1st Edition

The Emergence of Feminism in India, 1850-1920

By Padma Anagol Copyright 2006

    Grounded in a variety of rich and diverse source materials such as periodicals meant for women and edited by women, song and cookbooks, book reviews and court records, the author of this pioneering study mobilises claims for the existence of an Indian feminism in the nineteenth century. Anagol traces the ways in which Indian women engaged with the power structures-both colonialist and patriarchical-which sought to define them. Through her analysis of Indian male reactions to movements of assertion by women, Anagol shows that the development of feminist consciousness in India from the late nineteenth century to the coming of Gandhi was not one of uninterrupted unilinear progression. The book illustrates the ways in which such movements were based upon a consciousness of the inequalities in gender relations and highlights the determination of an emerging female intelligentsia to remedy it. The author's innovative study of women and crime challenges the notion of passivity by uncovering instances of individual resistance in the domestic sphere. Her study of women's perspectives and participation in the Age of Consent Bill debates clearly demonstrates how the rebellion of wives and their assertion in the colonial courts had resulted in male reaction to reform rather than the current historiographical claims that it was a response purely to threats posed by 'colonial masculinity'. Anagol's investigation of the growth of the women's press, their writings and participation in the wider vernacular press highlights the relationship between symbolic or 'hidden' resistance and open assertion by women.

    Contents: Women's agency and resistance in colonial India: an introduction; Discriminating converts: Christian women's discourse and work; Beyond kitchen and kid: Hindu women's discourse and work; Women's assertion and resistance in colonial India; Women, crime and survival strategies in colonial India; Women as agents: Contesting discourses on marriage and marital rights; Indian feminism and its legacy: a concluding note; Appendix; Bibliography; Index.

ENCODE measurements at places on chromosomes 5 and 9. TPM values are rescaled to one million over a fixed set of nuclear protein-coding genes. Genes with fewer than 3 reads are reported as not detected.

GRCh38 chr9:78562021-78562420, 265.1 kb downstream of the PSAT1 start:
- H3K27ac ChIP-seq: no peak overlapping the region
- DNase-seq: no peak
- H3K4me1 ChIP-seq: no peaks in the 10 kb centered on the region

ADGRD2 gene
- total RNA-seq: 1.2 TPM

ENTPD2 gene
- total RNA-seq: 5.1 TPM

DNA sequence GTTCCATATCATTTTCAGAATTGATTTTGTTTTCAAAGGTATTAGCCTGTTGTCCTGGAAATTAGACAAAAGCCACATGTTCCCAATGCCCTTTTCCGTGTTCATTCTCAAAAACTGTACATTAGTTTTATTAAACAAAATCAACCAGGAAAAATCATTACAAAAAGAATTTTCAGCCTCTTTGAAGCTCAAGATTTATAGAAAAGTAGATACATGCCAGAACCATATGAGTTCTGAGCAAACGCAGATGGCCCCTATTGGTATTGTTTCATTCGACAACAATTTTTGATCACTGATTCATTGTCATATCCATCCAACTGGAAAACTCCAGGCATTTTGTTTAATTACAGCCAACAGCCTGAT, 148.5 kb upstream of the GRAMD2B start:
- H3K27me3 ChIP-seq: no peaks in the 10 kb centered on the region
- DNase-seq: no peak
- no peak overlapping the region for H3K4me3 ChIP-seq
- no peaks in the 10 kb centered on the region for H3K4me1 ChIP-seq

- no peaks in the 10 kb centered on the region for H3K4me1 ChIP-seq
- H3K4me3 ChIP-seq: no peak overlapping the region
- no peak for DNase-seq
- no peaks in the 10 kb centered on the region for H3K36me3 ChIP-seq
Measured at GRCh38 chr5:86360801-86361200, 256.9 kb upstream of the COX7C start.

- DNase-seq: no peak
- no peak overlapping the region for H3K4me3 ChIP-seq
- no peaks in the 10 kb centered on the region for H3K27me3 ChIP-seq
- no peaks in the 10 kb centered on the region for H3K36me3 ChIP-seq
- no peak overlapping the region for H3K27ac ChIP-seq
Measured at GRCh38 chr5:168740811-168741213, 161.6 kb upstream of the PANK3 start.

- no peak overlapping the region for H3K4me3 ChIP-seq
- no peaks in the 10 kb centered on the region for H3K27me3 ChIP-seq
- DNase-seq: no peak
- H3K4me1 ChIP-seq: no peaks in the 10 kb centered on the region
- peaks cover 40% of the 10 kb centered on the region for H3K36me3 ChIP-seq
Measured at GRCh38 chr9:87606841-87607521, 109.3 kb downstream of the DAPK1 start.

Dr Padma Anagol teaches British Imperial and Modern Indian History at the Cardiff School of History and Archaeology, Cardiff University, UK. Her research interests straddle gender and women's history of modern India with publications appearing regularly in journals such as History Workshop Journal. She is on the Editorial Board of South Asia Research; Cultural and Social History; Women's History Review and is also the Asia consultant for the BBC History Magazine.

    'Rooted in densely empirical work and drawing on an archive largely unknown in western scholarship on Indian women, this is an original, well-written and erudite book.' Antoinette Burton, University of Illinois, Urbana-Champaign 'Dr Anagol takes us in this book on a pathbreaking - and exciting - journey through western India in the 19th and 20th centuries. She guides us through a gendered terrain that has been unknown in such extent and depth. She retrieves the agency in women’s actions and in their pasts, introduces us to new territory, and in so doing alters permanently our understanding of this time and place. This is major research of the highest quality and represents a highly significant contribution to understanding Indian history.' Jim Masselos, University of Sydney ’... a most welcome addition to the growing number of monographs on the history of Indian women in colonial India... This book is a must-read for those who study colonial history and would be a wonderful book to use in a course on Women/Gender in India.’ Labour/Le Travail ’... a detailed and convincing exploration of women's identity, autonomy, assertion and resistance in late nineteenth- and early twentieth-century Maharashtra... There is a great deal to admire in this book. Its skilful deployment of a range of sources draws one into a late nineteenth-century world of female activity, assertion and expression in western india, topics that up to now had only been treated superficially. The shift in focus away from Bengal and away from male-led reform campaigns is a welcome antidote to much existing scholarship. More importantly, by choosing an earlier chronological focus than most works on the Indian women's movement, Anagol is able to make a convincing and detailed case to support her central contention about the nineteenth-century roots of Indian feminism and to provide rich and detailed insight into the lives, aims and understanding of women of this period.’ International Journ